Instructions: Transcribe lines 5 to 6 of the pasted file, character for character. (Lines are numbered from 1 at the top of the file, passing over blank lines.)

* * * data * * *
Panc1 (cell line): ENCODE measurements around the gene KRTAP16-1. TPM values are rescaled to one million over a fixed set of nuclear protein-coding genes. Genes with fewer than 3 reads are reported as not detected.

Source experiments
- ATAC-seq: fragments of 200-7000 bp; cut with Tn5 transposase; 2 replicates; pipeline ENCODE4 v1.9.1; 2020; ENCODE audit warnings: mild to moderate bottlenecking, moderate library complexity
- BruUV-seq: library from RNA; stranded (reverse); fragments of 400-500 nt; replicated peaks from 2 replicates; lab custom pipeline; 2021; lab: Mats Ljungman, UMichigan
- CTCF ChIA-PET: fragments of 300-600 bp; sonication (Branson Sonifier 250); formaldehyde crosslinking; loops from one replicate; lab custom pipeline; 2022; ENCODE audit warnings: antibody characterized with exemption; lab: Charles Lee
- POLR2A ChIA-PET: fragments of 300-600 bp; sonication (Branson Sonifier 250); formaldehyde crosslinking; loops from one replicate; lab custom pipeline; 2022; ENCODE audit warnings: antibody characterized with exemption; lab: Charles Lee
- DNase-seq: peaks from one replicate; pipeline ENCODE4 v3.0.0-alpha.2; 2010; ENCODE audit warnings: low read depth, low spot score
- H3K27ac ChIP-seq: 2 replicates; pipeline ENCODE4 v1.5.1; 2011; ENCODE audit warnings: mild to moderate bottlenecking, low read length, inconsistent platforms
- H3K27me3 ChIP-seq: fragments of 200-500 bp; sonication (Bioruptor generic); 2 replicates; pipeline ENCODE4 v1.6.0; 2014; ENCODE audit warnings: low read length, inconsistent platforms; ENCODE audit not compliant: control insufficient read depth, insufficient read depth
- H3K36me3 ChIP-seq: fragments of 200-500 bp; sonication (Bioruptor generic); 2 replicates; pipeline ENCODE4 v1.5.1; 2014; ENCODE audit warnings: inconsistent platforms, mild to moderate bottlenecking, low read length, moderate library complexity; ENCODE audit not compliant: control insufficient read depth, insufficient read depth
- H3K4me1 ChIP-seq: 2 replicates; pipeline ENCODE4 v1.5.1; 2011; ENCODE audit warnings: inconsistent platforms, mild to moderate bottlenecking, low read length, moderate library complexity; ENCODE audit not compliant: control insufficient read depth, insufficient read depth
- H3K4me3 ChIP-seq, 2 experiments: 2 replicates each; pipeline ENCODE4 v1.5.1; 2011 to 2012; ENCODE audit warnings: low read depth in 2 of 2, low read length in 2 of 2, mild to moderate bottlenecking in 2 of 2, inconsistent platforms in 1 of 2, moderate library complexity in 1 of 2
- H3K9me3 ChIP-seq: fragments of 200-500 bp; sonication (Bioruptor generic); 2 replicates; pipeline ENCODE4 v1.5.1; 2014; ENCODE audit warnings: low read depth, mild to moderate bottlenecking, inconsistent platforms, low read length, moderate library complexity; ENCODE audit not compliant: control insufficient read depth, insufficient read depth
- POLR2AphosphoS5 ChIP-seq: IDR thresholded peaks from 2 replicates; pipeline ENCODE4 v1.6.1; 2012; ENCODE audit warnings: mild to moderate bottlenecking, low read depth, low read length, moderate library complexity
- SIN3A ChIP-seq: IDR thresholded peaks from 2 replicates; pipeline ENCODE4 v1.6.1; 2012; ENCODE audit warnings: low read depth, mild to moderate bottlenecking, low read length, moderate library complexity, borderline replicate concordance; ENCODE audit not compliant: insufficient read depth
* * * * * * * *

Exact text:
- CTCF ChIA-PET: fragments of 300-600 bp; sonication (Branson Sonifier 250); formaldehyde crosslinking; loops from one replicate; lab custom pipeline; 2022; ENCODE audit warnings: antibody characterized with exemption; lab: Charles Lee
- POLR2A ChIA-PET: fragments of 300-600 bp; sonication (Branson Sonifier 250); formaldehyde crosslinking; loops from one replicate; lab custom pipeline; 2022; ENCODE audit warnings: antibody characterized with exemption; lab: Charles Lee